In Book Wars: The Digital Revolution in Publishing, John B. Thompson explores the digital transformations that have turned book publishing on its head over the last 30 years. Offering a noteworthy study of recent changes to the publishing world, this work is well worth reading to understand where the book was in the latter part of the twentieth century and where it is headed well into the twenty-first, writes Amy Lewontin.
This review originally appeared on LSE Review of Books. If you would like to contribute to the series, please contact the managing editor of LSE Review of Books, Dr Rosemary Deller, at email@example.com.
Book Wars: The Digital Revolution in Publishing. John B. Thompson. Polity. 2021.
In Book Wars: The Digital Revolution in Publishing, John B. Thompson takes the reader on a wild and exciting ride exploring the changes that have turned book publishing on its head over the last 30 years, with the development of many new technologies that readers may have come to take for granted or never considered.
Book Wars offers up well-crafted chapters on the social changes that have arisen affecting reading as well as trade publishing. Trade is considered to be both fiction and non-fiction for general readers (xi). Many of the chapters focus on specific technologies, including the rise and decline of the e-reader, the increasing popularity of the audiobook and the fascination with self-publishing and crowdfunding for writers.
What Thompson, Professor of Sociology at the University of Cambridge, offers up as the real basis of the book is his knowledge of the ‘hidden revolution in the processes of book publishing’, and he weaves the stories of the ‘innovators’ throughout the chapters. Thompson explains in his ‘Note on Research Methods’ that his book is based on face-to-face interviews with those within publishing and those outside, ‘the many players, large and small, […] experimenting with digital technologies in ways that could affect the creation, production, distribution and consumption of books and long-form reading’ (489).
Thompson has also written an earlier study of trade book publishing, Merchants of Culture, and interviews from this work have been incorporated into Book Wars (xiii). Thompson posits the idea that other fields of creative media were hit harder by ‘digital disruption’ and were less prepared. Publishers, Thompson argues, were better positioned for the legal battles over ownership of content and copyright, having seen the destruction already taking place in journalism and the music industry.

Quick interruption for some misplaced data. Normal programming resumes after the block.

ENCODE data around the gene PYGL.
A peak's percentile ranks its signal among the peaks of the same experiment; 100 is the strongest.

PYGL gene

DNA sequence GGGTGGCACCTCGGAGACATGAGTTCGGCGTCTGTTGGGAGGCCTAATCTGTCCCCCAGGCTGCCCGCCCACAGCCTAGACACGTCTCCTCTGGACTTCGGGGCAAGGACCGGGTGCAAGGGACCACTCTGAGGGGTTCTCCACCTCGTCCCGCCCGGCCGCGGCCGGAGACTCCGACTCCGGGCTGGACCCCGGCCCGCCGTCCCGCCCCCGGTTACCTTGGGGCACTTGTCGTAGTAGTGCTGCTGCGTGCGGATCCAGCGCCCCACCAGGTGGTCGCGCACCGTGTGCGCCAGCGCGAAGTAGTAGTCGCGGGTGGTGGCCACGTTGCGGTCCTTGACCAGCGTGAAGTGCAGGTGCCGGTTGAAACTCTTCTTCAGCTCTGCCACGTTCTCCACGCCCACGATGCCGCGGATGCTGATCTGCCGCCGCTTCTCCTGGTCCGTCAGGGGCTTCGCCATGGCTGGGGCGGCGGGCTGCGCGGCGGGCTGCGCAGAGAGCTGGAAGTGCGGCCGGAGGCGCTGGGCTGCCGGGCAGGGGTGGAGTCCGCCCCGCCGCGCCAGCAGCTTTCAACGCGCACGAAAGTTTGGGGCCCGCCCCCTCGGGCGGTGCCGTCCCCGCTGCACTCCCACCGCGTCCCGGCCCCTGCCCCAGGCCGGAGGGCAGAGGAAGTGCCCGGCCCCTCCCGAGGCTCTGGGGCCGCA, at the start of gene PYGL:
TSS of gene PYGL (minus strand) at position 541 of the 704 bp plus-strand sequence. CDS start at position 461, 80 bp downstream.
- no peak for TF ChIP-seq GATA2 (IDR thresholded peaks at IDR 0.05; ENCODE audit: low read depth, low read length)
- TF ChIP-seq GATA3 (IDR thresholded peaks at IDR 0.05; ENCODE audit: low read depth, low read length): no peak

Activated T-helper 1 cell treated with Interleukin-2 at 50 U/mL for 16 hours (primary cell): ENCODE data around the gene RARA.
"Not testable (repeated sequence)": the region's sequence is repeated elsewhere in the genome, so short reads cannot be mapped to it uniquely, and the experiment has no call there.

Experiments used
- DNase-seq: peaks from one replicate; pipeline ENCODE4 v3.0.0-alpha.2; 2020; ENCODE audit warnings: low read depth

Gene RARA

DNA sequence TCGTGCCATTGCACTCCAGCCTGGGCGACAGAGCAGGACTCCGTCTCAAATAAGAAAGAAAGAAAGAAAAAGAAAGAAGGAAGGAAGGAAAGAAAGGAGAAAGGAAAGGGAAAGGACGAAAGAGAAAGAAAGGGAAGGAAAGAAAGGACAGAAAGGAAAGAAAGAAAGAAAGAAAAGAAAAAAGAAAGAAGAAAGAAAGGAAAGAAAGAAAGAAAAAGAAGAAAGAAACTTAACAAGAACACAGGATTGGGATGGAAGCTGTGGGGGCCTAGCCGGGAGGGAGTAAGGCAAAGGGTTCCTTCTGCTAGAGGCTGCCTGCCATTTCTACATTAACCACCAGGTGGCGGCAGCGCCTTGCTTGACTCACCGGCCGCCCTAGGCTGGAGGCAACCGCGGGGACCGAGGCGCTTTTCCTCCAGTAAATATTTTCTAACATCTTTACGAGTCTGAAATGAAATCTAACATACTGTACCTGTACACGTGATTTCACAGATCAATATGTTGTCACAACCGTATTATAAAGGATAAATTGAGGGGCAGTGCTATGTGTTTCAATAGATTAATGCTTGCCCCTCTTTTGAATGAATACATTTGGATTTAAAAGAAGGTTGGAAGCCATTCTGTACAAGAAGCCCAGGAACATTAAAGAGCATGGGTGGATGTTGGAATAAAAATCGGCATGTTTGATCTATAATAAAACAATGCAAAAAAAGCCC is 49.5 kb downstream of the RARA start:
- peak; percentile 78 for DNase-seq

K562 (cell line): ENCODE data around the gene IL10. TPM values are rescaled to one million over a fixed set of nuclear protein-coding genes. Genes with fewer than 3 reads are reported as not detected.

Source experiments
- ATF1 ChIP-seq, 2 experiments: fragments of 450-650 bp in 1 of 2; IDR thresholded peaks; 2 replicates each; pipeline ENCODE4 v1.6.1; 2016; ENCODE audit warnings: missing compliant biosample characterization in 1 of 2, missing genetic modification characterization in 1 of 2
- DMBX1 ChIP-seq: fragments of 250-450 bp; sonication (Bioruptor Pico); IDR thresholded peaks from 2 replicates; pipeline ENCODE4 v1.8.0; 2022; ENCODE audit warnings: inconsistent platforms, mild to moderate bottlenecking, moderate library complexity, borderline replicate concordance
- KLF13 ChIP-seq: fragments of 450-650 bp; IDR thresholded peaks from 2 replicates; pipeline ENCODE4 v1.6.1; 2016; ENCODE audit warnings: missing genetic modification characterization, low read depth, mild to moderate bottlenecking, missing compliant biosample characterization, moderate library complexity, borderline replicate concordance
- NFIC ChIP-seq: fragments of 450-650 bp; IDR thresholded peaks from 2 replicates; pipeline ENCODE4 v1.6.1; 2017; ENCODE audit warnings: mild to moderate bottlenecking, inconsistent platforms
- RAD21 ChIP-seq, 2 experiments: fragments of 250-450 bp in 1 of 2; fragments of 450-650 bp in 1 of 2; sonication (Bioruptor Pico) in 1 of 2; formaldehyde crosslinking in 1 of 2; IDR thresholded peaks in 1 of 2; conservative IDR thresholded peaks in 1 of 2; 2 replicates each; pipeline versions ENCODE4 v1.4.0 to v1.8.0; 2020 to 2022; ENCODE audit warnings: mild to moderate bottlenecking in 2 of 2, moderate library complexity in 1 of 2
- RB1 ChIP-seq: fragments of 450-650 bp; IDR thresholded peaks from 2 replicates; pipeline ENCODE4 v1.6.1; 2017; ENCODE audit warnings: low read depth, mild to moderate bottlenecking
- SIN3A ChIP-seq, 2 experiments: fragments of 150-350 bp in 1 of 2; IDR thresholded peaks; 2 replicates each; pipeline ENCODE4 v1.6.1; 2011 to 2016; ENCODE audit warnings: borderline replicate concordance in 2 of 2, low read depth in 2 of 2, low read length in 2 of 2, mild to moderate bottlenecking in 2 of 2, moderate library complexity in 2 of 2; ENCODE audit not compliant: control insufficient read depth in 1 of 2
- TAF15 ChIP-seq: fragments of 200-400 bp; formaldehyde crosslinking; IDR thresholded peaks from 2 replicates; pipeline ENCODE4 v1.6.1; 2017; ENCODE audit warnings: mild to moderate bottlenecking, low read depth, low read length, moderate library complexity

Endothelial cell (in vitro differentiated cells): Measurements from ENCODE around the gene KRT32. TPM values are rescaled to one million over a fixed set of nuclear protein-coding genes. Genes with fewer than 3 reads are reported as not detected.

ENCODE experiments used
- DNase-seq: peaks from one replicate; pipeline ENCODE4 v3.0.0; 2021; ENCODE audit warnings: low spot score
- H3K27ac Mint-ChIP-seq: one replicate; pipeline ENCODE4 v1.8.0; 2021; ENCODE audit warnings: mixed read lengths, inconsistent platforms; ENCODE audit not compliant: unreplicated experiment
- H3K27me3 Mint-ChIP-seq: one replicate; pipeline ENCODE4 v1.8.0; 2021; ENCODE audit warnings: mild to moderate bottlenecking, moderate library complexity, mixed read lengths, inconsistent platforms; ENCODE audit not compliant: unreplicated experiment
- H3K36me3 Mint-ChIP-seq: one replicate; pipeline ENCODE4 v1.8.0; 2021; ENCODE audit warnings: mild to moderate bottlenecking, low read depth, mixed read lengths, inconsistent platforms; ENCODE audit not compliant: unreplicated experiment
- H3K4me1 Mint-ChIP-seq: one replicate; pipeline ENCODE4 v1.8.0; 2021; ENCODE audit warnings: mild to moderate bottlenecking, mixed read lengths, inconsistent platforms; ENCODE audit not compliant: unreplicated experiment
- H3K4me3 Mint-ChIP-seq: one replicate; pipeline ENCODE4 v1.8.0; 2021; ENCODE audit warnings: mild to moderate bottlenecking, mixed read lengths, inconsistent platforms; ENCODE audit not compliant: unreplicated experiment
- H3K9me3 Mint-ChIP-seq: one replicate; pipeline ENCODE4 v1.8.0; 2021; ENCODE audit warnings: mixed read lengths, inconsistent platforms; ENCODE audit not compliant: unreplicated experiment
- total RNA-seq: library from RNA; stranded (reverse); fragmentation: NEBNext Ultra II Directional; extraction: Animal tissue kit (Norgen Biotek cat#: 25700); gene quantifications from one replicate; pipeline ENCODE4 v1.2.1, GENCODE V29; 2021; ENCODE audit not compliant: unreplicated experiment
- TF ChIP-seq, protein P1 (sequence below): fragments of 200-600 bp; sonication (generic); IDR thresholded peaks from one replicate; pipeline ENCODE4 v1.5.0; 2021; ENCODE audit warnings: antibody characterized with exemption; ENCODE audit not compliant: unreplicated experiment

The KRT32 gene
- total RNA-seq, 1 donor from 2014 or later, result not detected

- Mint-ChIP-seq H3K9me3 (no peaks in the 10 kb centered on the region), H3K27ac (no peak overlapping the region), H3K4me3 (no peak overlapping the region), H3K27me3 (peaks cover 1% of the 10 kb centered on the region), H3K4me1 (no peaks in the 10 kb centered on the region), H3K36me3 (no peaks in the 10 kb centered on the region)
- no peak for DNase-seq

One strength of Book Wars is that it directly addresses changes in our society larger than the fate of trade book publishers: namely, the power of ‘user data’ owned by newer technology companies, including Google, Amazon, Facebook and Apple. As Thompson explains in the chapter ‘Old Media, New Media’, user data ‘is the principal source of their power’ (434). With the growth of mammoth internet book retailers like Amazon, the collection of behavioural information about consumer selections and purchases has grown tremendously.
to put books into perspective, they represent just 7 per cent of Amazon’s $386 billion revenue.
Thompson’s interviews in the field pay off here as he lets the reader into areas seldom explored in mainstream media. He notes that recommendation algorithms are ‘closely guarded secrets’ as ‘neither the data nor the details of the recommendation algorithms are available to the retailer’s suppliers, including the publishers whose books are being sold with their help’ (173) Thompson’s book is a thorough examination of a system that could create a retail Goliath like Amazon, which controls 45 per cent of print book sales and nine out of ten e-book sales. Yet, to put books into perspective, they represent just 7 per cent of Amazon’s $386 billion revenue. Thompson ponders the likelihood of the current US Supreme Court venturing into antitrust legislation, offering readers little hope there.
Book Wars offers up a noteworthy study of the recent changes to aspects of the publishing world that highlight reasons for the physical book’s longevity as well as the changes that digital books have brought to the marketplace for some genres. While some readers may have grown to love the concept of Kindle Unlimited for their romance novels, sci-fi and thrillers, Thompson takes us through the rise in popularity of the e-book and the e-reader and he spends a good amount of time on the reasons for the continuing demand for print books for long-form reading. Thompson also weaves in the stories of wildly successful and initially self-published authors (including Andy Weir’s The Martian, first released on a self-published blog, and E.L. James’s Fifty Shades of Grey, published first on a fanfiction site) into sections of the book, as he talks about publishers as ‘gatekeepers’.